Has Trump been right all along about China?

Research indicates China – not automation – responsible for decline of US manufacturing

Throughout his presidential campaign, Donald Trump claimed hard-working citizens had been sold out for corporate America. Photograph: Jonathan Ernst/Reuters

Throughout his presidential campaign, Donald Trump claimed hard-working citizens had been sold out for corporate America. Photograph: Jonathan Ernst/Reuters

 

Over the last three decades, the US has haemorrhaged manufacturing jobs, losing close to five million since 2000. The decline has been unprecedented by US standards and has created, or at least compounded, what’s often referred to as a rust belt from the Midwest to the Great Lakes, an area that spans from western New York to Michigan and north Illinois and encompasses states like West Virginia, Ohio and Indiana.

It was once the backbone of US industry, but it has now become synonymous with economic decline, population loss and urban decay. The reason for this hollowing out is still debated, but it’s probably the single biggest factor behind the rise of Donald Trump.

The traditional explanation has been automation. Firms adopted new technologies to boost production, putting workers out of jobs in the process, an inevitable consequence of the computer age and robotisation. There has been a welter of academic research to support this theory and it has, up to now, been taken as gospel by the US establishment.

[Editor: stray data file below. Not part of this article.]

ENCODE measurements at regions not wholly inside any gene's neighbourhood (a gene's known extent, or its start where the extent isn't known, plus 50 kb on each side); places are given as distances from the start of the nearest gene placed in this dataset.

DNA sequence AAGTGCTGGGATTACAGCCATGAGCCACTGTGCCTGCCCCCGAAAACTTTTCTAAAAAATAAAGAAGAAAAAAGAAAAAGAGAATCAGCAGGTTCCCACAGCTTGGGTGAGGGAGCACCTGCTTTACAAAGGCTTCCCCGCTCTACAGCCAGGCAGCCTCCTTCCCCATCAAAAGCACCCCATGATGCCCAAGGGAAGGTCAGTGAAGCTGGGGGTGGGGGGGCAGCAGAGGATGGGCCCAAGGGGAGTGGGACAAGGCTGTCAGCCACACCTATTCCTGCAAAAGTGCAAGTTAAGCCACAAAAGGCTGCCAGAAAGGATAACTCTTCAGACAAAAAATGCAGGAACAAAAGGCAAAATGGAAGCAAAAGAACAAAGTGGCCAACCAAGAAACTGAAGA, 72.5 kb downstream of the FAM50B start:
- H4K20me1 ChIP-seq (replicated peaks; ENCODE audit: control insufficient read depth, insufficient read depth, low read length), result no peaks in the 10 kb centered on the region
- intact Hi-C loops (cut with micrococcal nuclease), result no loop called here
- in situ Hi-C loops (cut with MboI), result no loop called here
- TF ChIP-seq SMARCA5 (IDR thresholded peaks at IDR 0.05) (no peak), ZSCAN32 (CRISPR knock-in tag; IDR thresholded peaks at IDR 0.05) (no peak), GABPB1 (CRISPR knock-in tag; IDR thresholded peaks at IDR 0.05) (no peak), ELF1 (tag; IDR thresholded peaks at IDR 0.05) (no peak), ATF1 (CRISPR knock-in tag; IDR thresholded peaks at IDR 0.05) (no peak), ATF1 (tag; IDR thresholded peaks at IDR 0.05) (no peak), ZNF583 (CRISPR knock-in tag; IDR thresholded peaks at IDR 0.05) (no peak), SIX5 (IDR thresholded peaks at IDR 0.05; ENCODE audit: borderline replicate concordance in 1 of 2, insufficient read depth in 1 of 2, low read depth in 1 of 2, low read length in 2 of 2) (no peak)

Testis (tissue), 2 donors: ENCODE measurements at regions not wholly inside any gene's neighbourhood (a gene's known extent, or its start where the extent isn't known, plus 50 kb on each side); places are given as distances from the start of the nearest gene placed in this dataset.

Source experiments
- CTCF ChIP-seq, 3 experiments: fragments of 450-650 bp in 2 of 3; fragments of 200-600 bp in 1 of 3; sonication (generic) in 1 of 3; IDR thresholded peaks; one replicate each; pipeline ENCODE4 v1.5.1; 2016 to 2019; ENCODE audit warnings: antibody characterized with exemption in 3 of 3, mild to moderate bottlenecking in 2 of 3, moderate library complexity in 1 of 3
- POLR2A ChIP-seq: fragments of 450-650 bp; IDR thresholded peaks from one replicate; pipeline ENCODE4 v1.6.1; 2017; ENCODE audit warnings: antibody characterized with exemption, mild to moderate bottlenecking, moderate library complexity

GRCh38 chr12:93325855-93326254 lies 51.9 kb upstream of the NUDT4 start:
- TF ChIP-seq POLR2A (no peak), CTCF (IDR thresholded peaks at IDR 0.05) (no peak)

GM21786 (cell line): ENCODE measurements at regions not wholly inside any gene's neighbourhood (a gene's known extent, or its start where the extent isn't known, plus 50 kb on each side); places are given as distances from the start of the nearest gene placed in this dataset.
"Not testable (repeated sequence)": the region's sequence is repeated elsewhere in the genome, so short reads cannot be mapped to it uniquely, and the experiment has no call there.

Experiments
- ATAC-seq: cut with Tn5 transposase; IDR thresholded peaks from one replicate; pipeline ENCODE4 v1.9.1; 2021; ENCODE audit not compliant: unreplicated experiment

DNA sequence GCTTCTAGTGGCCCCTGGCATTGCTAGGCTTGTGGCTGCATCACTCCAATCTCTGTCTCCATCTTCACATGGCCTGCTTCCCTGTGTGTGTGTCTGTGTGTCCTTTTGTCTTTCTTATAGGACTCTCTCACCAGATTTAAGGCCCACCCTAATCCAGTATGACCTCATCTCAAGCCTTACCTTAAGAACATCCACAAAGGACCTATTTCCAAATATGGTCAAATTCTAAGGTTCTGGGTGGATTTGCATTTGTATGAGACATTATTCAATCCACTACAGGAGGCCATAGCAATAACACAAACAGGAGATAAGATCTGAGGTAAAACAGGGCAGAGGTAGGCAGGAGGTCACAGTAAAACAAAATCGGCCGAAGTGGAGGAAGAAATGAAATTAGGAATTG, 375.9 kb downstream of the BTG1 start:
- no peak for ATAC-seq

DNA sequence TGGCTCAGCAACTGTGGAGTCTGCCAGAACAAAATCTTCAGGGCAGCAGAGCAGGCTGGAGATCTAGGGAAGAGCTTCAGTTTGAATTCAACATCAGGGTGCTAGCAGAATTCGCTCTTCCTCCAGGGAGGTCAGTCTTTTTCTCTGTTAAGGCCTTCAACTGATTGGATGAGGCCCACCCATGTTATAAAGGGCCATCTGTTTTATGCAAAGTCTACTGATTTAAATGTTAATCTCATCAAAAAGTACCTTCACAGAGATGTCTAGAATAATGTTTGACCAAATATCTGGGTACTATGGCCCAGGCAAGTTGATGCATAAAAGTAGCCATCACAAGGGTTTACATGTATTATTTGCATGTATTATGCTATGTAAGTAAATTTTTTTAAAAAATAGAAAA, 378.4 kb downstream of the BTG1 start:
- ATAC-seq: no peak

Scapegoat

Trump, however, had a different scapegoat: China. Throughout his presidential campaign, he claimed hard-working citizens had been sold out for corporate America, and that the introduction of China into the global trading system was the root cause of much economic hardship in middle America.

Now it turns out Trump’s story of US manufacturing decline is closer to the truth than the traditional technological progress explanation. A study by economist Susan Houseman of the WE Upjohn Institute in Michigan argues that much of the productivity growth associated with automation and robotisation has been a mirage, and that the real output growth has been more sluggish than previously thought and more consistent with previous eras.

She concludes that most of the manufacturing jobs lost after 2000 was more likely to be related to China than to automation, underscoring Trump’s thesis. Essentially cheap Chinese labour and a cheap Chinese currency prompted thousands of US firms to shut up shop in the US and transfer operations abroad. Whatever you might think of Trump, he seems to have had his finger on the pulse of this one.